New York – An attorney for convicted sex trafficker Keith Raniere will ask a federal appeals court in Manhattan next week to disqualify the judge who presided over the NXIVM leader’s 2019 trial from hearing Raniere’s latest bid for freedom.
The U.S. Court of Appeals for the Second Circuit is scheduled to listen to the arguments of Raniere attorney Joseph Tully at 2 p.m. Tuesday. The case will be heard in the Thurgood Marshall U.S. Courthouse in Lower Manhattan.
Last month, the Second Circuit rejected Raniere’s appeal. Senior U.S. Circuit Judge Guido Calabresi and Circuit Judges Jose A. Cabranes and Richard J. Sullivan upheld all the convictions of the 62-year-old Raniere, formerly of Halfmoon, a purported personal growth guru known within NXIVM as "Vanguard," but who is now widely viewed as a cult leader. In June 2019, a federal jury in Brooklyn's Eastern District of New York convicted Raniere on charges of sex trafficking, forced labor conspiracy, wire fraud conspiracy and racketeering charges with underlying acts that included extortion, identity theft and possession of child pornography.
But Raniere, who is serving a 120-year sentence in an Arizona prison, and his attorney are still hoping for a new trial.
They alleged in court papers that during the FBI’s March 27, 2018, raid on Raniere’s so-called executive library on Hale Drive in the Knox Woods townhouse complex in Halfmoom, agents tampered with evidence to frame Raniere for possessing the child pornography. A former FBI agent has signed a sworn statement to back the claim. The agent, J. Richard Kiper, a 20-year veteran, was not involved in the FBI investigation of Raniere.
Raniere's legal team filed a motion with Garaufis asking the courts to consider the evidence and to recuse himself; Garaufis withheld judgment until Raniere’s appeal was decided.
On Tuesday, Tully will ask the Second Circuit to remove Garaufis because he contends the judge holds a “deep-seated bias against (Raniere), tipping the scale of the trial in favor of the government.”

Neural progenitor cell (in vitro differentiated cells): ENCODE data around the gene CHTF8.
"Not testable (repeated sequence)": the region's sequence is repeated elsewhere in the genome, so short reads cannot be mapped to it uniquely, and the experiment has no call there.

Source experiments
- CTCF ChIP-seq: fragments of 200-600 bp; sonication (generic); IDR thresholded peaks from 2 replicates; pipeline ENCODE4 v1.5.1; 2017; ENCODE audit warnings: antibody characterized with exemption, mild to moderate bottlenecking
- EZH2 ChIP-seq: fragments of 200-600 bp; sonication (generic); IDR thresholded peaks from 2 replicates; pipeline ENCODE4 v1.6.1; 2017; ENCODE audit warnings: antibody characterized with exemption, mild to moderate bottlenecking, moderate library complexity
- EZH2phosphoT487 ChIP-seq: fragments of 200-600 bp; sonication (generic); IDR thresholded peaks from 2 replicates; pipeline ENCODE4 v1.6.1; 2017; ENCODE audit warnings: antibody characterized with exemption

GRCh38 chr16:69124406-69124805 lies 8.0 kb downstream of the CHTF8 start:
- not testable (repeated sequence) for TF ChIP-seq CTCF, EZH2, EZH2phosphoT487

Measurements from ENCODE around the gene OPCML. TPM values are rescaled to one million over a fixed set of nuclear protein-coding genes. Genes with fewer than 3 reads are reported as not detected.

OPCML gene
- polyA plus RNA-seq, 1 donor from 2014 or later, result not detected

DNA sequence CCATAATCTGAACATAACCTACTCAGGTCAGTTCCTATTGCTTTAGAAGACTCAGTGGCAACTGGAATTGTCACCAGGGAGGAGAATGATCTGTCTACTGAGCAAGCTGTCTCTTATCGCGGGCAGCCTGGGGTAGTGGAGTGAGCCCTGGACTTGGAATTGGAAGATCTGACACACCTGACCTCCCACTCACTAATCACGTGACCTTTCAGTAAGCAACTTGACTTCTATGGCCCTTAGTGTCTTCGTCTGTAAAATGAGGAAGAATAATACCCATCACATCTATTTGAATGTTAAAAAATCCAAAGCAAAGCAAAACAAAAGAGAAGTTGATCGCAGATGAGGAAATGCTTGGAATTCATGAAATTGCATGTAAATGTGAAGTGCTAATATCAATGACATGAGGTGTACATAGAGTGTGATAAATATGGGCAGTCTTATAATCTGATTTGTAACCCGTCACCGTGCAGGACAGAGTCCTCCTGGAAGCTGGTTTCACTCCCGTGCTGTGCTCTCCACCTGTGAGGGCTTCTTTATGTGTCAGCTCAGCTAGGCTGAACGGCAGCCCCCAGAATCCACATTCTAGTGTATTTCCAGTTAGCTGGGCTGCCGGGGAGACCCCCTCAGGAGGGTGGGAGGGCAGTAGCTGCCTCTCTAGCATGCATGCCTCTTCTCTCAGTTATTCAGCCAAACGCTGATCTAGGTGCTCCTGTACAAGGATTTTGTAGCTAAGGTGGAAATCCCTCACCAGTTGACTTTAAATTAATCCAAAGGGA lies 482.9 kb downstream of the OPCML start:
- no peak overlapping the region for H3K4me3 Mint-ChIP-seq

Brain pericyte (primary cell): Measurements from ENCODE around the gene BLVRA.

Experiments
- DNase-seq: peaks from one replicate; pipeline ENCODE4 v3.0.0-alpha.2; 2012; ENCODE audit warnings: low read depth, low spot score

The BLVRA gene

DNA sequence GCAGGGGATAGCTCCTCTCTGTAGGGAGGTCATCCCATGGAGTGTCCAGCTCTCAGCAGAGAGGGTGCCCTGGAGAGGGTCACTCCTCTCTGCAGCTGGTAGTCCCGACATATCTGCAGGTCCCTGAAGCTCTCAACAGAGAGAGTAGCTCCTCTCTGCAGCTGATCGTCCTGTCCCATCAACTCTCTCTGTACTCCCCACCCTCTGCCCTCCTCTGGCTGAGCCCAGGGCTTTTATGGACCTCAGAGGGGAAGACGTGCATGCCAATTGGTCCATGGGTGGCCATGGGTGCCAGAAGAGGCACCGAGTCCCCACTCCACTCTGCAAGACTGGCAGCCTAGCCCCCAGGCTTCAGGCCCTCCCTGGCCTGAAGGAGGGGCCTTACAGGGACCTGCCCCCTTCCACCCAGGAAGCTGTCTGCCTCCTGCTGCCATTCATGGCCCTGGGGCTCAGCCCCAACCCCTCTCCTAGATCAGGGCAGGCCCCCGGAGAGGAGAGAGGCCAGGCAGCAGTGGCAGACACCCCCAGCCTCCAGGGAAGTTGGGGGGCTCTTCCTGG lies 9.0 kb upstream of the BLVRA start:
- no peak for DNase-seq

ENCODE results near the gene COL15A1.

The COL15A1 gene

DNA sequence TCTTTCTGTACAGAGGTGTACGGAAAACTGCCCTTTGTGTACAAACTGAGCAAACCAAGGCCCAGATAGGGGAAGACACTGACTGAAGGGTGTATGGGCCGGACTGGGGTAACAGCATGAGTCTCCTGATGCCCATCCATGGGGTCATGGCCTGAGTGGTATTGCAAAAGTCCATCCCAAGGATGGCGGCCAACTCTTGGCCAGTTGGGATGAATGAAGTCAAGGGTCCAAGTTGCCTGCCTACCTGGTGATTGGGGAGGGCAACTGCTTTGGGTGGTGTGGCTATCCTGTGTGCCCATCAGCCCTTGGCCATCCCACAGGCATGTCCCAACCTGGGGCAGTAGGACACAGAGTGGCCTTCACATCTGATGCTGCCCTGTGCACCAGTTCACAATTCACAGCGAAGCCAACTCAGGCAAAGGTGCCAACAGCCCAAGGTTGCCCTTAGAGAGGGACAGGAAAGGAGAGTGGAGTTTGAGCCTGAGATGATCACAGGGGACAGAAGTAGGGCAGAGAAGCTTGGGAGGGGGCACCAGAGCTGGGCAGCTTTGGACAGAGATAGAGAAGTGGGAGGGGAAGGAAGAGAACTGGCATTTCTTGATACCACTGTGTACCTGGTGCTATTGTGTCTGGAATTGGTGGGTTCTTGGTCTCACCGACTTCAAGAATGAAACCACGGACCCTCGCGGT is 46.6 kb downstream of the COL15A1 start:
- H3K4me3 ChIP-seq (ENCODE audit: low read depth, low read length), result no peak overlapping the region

Tully has alleged Garaufis exhibited bias against Raniere in addressing Raniere's attorneys, when he referred to Lauren Salzman, a former high-ranking NXIVM member and high-ranking Raniere "slave" who became a star witness for prosecutors, as a "broken" person and in reprimanding Raniere co-defendant Clare Bronfman for refusing to renounce Raniere.
Bronfman, 43, the Seagram heiress and deep-pocketed longtime NXIVM operations director, pleaded guilty in 2019 to conspiring to conceal and harbor illegal immigrants for financial gain, and identification fraud, also lost her appeal last month. She was sentenced in 2020 to nearly seven years in prison; she is now serving time in a Connecticut federal prison and is set for release in September 2025.
At trial, prosecutors showed evidence and presented witnesses to prove Raniere, who in 1998 co-founded NXIVM;'s Executive Success Programs (ESP) in Colonie with former NXIVM president Nancy Salzman, operated a secret "master/slave" club acalled Dominus Obsequious Sororium or DOS in which women were subjected to blackmail, deprived of sleep, starved on extremely low-calorie diets, physically branded on their groin areas and given assignments to sexually seduce Raniere, the latter being the heart of the sex trafficking case.
Tully's motion included excerpts from a July 21, 2021, hearing when the judge and Raniere's attorney at the time, Marc Fernich, exchanged heated words after Fernich asked for an adjournment to attend the funeral of a fellow attorney, Joel Winograd. The judge allowed Fernich to attend the service but brusquely told Fernich he could have been in court earlier.
Tully argued to the Second Circuit that if it does not grant what is known as a writ of mandamus to command Garaufis to step aside, it will allow Raniere's motion to be "swept under the rug" and with a "tangled mess of having an unlawful, improper, and unfair ruling," according to court papers.
"The demonstrable evidence of FBI perjury and evidence tampering in Mr. Raniere’s trial is provable to a scientific certainty, a standard higher than even proof beyond a reasonable doubt, and Mr. Raniere only seeks to have his day in court to establish such," Tully stated.
Federal prosecutors in Brooklyn have said Raniere's claims of evidence tampering are frivolous. The now-grown woman, whose images at 15 were the subject of the child pornography charge, said at Raniere's sentencing that he started grooming her at age 13, began a sexual relationship with her at 15 and filmed the child pornographic images of her.
Kiper, the retired FBI agent who does work as a digital forensics expert, contends a key federal witness misled the jury in a "miscarriage of justice" about the reliability of data to prove the creation of digital photographs.
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